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Sickness certification in primary care: a survey on views and practices among Swiss physicians


Kedzia, Sarah; Kunz, Regina; Zeller, Andreas; Rosemann, Thomas; Frey, Peter; Sommer, Johanna; Herzig, Lilli; Alexanderson, Kristina; de Boer, Wout (2015). Sickness certification in primary care: a survey on views and practices among Swiss physicians. Swiss Medical Weekly, 145:w14201.

Abstract

QUESTIONS UNDER STUDY: Studies from several countries (Scandinavia, United Kingdom) report that general practitioners (GPs) experience problems in sickness certification. Our study explored views of Swiss GPs towards sickness certification, their practice and experience, professional skills and problematic interactions with patients.
METHODS: We conducted an online survey among GPs throughout Switzerland, exploring behaviour of physicians, patients and employers with regard to sickness certification; GPs' views about sickness certification; required competences for certifying sickness absence, and approaches to advance their competence. We piloted the questionnaire and disseminated it through the networks of the five Swiss academic institutes for primary care.
RESULTS: We received 507 valid responses (response rate 50%). Only 43/507 GPs experienced sickness certification as problematic per se, yet 155/507 experienced problems in sickness certification at least once a week. The 507 GPs identified estimating a long-term prognosis about work capacity (64%), handling conflicts with patients (54%), and determining the reduction of work capacity (42%) as problematic. Over 75% would welcome special training opportunities, e.g., on sickness certifications during residency (93%), in insurance medicine (81%), and conflict management (80%).
CONCLUSION: Sickness certification as such does not present a major problem to Swiss GPs, which contrasts with the experience in Scandinavian countries and in the UK. Swiss GPs did identify specific tasks of sickness certification as problematic. Training opportunities on sick-leave certification and insurance medicine in general were welcomed.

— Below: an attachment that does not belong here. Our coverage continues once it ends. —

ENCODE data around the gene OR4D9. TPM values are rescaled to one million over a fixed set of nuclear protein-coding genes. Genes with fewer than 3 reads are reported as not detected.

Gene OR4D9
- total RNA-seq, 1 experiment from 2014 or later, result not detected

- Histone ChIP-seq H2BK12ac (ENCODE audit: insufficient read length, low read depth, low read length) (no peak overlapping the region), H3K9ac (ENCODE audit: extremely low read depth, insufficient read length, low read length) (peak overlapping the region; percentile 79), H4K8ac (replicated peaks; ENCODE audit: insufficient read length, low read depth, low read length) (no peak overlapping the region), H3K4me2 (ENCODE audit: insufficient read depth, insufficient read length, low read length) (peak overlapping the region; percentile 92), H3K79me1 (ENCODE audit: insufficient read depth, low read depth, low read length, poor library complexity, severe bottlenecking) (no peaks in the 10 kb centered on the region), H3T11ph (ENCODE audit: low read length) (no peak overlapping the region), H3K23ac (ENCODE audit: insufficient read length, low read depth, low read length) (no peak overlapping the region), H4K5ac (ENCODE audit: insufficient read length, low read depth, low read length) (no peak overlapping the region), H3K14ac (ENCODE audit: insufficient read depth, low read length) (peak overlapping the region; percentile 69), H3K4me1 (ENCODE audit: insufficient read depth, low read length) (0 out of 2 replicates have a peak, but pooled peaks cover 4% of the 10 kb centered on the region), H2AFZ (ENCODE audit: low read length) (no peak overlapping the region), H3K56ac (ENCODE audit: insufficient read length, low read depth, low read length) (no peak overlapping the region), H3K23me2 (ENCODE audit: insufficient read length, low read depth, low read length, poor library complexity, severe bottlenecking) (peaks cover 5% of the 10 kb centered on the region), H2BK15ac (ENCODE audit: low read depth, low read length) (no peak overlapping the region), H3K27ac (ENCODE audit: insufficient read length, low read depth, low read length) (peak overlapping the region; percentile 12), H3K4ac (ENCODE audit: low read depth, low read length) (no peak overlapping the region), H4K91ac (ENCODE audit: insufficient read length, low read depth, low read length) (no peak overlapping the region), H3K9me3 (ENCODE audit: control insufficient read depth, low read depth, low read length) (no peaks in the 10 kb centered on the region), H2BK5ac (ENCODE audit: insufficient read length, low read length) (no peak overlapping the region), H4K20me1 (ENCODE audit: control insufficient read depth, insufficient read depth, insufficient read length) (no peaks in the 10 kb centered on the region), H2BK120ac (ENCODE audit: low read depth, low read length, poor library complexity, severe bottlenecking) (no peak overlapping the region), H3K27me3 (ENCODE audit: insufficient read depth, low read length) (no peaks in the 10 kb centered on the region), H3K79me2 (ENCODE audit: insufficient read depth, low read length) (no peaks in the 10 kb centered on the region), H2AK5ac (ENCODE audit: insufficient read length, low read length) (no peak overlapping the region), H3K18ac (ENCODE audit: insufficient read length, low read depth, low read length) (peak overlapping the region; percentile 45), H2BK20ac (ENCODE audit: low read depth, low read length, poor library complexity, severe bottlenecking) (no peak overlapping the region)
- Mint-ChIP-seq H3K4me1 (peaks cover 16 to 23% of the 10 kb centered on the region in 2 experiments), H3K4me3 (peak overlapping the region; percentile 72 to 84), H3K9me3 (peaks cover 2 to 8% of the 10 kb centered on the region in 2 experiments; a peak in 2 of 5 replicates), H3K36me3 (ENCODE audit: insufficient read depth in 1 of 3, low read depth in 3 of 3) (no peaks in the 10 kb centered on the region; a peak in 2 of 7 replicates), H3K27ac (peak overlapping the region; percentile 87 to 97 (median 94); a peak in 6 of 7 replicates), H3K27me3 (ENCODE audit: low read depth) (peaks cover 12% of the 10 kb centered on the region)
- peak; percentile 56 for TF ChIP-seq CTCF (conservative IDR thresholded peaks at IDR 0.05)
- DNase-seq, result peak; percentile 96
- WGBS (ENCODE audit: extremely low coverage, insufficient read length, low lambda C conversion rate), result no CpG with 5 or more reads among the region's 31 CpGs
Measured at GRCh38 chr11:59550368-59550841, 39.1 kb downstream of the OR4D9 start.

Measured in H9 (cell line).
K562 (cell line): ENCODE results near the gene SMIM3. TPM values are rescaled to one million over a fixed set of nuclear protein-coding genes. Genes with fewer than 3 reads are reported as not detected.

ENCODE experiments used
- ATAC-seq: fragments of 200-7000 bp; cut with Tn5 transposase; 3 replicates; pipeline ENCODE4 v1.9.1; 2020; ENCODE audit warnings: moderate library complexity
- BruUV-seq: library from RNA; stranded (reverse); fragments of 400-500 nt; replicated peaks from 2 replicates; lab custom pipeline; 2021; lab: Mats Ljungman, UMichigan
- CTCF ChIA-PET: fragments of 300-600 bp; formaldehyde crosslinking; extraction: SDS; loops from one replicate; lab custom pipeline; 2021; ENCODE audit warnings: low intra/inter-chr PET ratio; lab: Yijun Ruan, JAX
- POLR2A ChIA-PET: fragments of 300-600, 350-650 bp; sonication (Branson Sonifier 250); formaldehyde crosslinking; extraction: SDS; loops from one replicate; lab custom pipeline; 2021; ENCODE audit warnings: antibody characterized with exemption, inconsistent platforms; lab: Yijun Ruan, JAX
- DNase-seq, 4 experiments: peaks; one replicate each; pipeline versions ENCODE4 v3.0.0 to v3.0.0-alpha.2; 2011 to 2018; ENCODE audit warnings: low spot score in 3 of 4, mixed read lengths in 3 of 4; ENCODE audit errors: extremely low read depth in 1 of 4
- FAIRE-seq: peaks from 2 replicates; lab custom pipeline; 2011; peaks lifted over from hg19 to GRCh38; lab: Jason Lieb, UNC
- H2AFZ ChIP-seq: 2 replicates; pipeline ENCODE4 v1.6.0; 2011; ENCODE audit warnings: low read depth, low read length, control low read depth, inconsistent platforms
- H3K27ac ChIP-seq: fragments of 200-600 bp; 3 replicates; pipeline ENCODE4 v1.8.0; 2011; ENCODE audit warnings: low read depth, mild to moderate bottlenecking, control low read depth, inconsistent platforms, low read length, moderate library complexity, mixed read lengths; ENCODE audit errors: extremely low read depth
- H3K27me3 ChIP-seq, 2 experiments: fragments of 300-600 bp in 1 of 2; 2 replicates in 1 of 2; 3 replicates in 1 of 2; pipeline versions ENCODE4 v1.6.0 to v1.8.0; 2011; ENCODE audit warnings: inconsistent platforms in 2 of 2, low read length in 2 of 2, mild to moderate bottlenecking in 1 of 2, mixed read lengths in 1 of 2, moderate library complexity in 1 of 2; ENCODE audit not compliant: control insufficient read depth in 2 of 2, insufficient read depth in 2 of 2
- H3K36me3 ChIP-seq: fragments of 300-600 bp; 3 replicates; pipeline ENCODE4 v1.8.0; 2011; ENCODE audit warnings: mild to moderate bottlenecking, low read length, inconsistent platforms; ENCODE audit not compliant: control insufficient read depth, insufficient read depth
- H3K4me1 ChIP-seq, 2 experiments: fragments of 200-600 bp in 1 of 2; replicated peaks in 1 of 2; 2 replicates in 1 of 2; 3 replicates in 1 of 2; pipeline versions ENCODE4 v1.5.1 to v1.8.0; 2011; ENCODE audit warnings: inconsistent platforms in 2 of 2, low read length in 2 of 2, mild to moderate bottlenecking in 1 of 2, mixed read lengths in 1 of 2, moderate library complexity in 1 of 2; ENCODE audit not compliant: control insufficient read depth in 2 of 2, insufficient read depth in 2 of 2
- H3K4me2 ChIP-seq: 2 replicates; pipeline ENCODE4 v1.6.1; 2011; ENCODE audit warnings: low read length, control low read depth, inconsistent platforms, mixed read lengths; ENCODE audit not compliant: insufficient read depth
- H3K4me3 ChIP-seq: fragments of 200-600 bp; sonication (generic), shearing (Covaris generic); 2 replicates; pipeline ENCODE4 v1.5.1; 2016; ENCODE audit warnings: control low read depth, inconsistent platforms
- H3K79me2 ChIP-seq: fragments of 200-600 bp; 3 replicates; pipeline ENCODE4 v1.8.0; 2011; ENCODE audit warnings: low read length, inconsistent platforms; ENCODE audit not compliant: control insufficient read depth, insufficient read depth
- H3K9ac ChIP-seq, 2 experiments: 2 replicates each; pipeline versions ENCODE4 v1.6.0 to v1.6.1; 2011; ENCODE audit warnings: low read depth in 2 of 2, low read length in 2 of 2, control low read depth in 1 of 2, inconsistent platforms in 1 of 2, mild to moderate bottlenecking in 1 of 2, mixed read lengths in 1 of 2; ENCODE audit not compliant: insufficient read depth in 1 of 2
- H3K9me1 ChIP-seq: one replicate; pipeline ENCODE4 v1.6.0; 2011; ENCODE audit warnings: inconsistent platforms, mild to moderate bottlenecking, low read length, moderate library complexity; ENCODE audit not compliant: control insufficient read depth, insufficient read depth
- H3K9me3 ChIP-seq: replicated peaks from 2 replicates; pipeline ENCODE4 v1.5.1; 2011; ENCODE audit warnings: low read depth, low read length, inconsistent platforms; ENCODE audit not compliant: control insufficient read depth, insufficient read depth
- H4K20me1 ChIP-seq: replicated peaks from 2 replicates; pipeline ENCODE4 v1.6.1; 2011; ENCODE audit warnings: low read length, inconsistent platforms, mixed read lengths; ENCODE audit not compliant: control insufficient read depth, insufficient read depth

Abstract

QUESTIONS UNDER STUDY: Studies from several countries (Scandinavia, United Kingdom) report that general practitioners (GPs) experience problems in sickness certification. Our study explored views of Swiss GPs towards sickness certification, their practice and experience, professional skills and problematic interactions with patients.
METHODS: We conducted an online survey among GPs throughout Switzerland, exploring behaviour of physicians, patients and employers with regard to sickness certification; GPs' views about sickness certification; required competences for certifying sickness absence, and approaches to advance their competence. We piloted the questionnaire and disseminated it through the networks of the five Swiss academic institutes for primary care.
RESULTS: We received 507 valid responses (response rate 50%). Only 43/507 GPs experienced sickness certification as problematic per se, yet 155/507 experienced problems in sickness certification at least once a week. The 507 GPs identified estimating a long-term prognosis about work capacity (64%), handling conflicts with patients (54%), and determining the reduction of work capacity (42%) as problematic. Over 75% would welcome special training opportunities, e.g., on sickness certifications during residency (93%), in insurance medicine (81%), and conflict management (80%).
CONCLUSION: Sickness certification as such does not present a major problem to Swiss GPs, which contrasts with the experience in Scandinavian countries and in the UK. Swiss GPs did identify specific tasks of sickness certification as problematic. Training opportunities on sick-leave certification and insurance medicine in general were welcomed.

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Additional indexing

Item Type:Journal Article, refereed, further contribution
Communities & Collections:04 Faculty of Medicine > University Hospital Zurich > Institute of General Practice
Dewey Decimal Classification:610 Medicine & health
Language:English
Date:2015
Deposited On:23 Dec 2015 10:18
Last Modified:28 Apr 2017 02:17
Publisher:EMH Swiss Medical Publishers
ISSN:0036-7672
Free access at:Publisher DOI. An embargo period may apply.
Publisher DOI:https://doi.org/10.4414/smw.2015.14201
PubMed ID:26588114

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